Friday, August 28, 2015

Inuit Heritage Trust Artifact Reproductions

Slate flakes and finished and
unfinished slate tools
I've finished two sets of Arctic artifact reproductions for Nunavut's Inuit Heritage Trust.  One set is based on Thule Inuit artifacts and the other is Dorset Palaeoeskimo.  In addition to the diagnostic artifacts we need a few miscellaneous pieces of debitage to round out the collections because not every artifact that archaeologists find are complete tools.  These pieces are intended to be buried by teachers and excavated by students to learn about archaeology and past cultures.

The Dorset Palaeoeskimo artifact reproductions.  Ground slate lance, antler harpoon head with tip-fluted endblade, microblades, nephrite burin-like tool, scraper, knife, microblade in side hafted wood handle with antler brace, and stemmed microblade endhafted into a whalebone handle.

Thule Inuit artifact reproductions.  Copper endblade and walrus ivory harpoon head.  Slate arrowhead or endblade, chipped ulu preform and finished ground ulu with whalebone handle.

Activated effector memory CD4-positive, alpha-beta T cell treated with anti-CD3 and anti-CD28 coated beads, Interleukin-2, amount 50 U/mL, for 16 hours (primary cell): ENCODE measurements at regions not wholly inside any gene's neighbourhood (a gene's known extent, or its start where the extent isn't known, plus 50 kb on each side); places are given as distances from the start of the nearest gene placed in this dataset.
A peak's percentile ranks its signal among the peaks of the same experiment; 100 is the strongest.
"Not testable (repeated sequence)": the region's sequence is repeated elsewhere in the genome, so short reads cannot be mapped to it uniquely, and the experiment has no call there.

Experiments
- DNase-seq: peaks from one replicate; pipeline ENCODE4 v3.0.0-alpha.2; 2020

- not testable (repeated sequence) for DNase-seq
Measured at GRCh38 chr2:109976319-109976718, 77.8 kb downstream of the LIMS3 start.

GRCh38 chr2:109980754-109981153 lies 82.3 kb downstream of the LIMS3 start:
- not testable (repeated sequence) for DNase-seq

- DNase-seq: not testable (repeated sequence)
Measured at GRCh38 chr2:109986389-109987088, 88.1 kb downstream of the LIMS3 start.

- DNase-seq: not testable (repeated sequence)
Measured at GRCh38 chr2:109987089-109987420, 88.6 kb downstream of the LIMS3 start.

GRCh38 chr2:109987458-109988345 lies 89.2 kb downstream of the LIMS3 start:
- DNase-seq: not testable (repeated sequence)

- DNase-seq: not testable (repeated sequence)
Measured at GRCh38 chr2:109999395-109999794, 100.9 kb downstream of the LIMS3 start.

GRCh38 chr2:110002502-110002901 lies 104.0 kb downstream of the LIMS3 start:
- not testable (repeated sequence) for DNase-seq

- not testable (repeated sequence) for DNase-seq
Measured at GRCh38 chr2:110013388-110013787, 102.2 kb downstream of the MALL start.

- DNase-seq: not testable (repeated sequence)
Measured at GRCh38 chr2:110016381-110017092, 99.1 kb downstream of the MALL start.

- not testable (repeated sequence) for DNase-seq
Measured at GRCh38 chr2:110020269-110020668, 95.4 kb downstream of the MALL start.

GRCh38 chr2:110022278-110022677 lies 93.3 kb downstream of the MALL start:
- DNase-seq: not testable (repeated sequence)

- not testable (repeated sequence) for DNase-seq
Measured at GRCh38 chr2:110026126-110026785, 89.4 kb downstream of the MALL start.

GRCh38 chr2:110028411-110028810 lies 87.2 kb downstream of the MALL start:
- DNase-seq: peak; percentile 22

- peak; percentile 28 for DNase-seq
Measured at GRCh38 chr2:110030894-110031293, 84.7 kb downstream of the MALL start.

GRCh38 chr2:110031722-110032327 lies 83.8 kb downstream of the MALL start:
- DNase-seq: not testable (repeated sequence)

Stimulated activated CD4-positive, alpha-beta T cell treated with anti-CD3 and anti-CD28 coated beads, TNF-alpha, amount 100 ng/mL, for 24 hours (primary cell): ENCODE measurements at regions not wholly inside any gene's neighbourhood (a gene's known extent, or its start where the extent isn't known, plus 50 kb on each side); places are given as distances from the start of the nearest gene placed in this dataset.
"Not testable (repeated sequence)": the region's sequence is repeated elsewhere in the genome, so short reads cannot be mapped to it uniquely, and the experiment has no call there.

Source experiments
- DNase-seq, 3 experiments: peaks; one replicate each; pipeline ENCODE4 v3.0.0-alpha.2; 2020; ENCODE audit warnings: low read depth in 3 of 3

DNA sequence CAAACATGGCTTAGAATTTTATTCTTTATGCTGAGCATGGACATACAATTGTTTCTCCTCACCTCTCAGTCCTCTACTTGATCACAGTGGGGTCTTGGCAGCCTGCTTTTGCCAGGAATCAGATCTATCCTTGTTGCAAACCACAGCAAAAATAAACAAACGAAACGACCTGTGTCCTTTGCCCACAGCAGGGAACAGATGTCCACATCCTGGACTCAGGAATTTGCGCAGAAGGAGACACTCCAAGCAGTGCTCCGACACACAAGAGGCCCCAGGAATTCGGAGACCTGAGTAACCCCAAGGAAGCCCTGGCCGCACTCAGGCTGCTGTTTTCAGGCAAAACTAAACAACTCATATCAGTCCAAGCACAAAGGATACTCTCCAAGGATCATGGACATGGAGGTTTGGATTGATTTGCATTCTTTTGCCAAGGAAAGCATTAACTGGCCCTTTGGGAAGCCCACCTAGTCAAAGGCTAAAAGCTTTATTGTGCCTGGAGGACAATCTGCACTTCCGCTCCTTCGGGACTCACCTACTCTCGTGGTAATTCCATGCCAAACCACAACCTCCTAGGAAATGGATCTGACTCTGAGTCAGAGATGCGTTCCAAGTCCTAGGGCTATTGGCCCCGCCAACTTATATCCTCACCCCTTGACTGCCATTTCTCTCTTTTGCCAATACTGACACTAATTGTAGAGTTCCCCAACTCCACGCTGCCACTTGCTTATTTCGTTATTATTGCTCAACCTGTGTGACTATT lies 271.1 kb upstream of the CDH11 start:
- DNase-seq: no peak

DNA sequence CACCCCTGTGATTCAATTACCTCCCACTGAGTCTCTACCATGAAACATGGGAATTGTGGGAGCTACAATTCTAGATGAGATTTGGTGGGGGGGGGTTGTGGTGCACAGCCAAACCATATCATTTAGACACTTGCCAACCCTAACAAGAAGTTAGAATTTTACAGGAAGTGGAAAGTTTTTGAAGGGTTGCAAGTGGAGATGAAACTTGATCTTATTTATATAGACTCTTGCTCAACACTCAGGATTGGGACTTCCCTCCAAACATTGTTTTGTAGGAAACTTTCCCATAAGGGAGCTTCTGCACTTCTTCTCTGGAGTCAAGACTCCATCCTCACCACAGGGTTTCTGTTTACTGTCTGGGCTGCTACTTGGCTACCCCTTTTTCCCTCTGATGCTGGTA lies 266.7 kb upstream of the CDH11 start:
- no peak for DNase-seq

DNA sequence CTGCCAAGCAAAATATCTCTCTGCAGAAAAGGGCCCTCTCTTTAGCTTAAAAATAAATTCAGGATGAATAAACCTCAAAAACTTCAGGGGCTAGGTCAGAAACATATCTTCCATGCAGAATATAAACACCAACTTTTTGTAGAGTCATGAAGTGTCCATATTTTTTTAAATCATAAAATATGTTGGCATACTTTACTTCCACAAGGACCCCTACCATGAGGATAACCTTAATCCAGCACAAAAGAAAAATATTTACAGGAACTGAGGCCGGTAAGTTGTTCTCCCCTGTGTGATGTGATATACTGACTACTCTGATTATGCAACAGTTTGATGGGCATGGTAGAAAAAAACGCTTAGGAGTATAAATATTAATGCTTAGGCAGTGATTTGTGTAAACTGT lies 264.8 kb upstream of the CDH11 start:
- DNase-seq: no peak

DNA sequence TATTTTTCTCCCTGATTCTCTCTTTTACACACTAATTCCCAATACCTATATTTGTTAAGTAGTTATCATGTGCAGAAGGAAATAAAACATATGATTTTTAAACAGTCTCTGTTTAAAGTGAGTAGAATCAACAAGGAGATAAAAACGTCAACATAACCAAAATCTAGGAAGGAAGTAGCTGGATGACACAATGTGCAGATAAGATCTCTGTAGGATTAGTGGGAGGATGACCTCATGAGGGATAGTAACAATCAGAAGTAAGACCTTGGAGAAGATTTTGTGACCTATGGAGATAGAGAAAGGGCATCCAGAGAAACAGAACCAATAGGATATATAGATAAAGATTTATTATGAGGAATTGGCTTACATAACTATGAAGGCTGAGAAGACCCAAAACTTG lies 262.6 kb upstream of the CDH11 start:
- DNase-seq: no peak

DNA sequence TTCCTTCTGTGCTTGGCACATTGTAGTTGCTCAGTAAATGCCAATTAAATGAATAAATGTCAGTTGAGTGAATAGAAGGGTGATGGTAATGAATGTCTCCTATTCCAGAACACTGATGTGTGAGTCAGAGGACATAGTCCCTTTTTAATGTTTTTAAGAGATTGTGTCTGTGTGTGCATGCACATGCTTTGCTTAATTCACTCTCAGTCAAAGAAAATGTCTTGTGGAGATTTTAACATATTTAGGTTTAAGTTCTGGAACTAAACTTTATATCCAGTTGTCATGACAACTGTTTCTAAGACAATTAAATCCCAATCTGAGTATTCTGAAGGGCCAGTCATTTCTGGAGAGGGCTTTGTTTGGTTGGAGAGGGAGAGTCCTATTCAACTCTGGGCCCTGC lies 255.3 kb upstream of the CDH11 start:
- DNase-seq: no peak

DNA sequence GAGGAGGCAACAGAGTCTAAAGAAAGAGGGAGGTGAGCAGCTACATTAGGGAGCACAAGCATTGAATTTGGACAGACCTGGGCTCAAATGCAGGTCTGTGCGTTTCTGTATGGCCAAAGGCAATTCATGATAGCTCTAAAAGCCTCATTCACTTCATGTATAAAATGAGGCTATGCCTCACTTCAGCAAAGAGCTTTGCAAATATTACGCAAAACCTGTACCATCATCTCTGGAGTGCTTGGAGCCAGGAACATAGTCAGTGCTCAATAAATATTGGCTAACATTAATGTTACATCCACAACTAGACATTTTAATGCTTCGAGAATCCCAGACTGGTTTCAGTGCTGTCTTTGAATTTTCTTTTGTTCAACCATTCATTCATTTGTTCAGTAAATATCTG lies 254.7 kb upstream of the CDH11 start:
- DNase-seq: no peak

As student's excavate the artifact reproductions, some of them will fit together like puzzle pieces.  Here are the composite tools exploded into their component parts.  I stained the Dorset pieces darker and left the Thule reproductions lighter coloured.  Dark staining on the older artifacts was one of the clues that Diamond Jenness used to identify the original Cape Dorset artifacts in the first half of the 20th Century. 
The composite tools assembled.  The ulu is a similar style to the ones that the students will make in the artifact replication part of the experience.  This set of tools also shows some of the cultural differences between the seal hunting tools (the harpoon heads) and cutting tools (ulu and microblade knives) used by the Thule Inuit and the Dorset.

Miscellaneous bits of antler, flakes of slate, flakes of chert, and scraps of sealskin with stitching holes along the edge.  These sorts of artifacts don't necessarily have right or wrong interpretations.  They represent human activity and it will be up to the young archaeologists to come up with their own stories and ideas about what they might have been.

Some of the chert flakes came from the tip-fluted endblade.  Chert is so uncommon in Thule Inuit contexts in the Canadian Arctic that one or two pieces of chert debitage is often enough to determine that a site is Palaeoeskimo in origin.
 Photo Credits: Tim Rast

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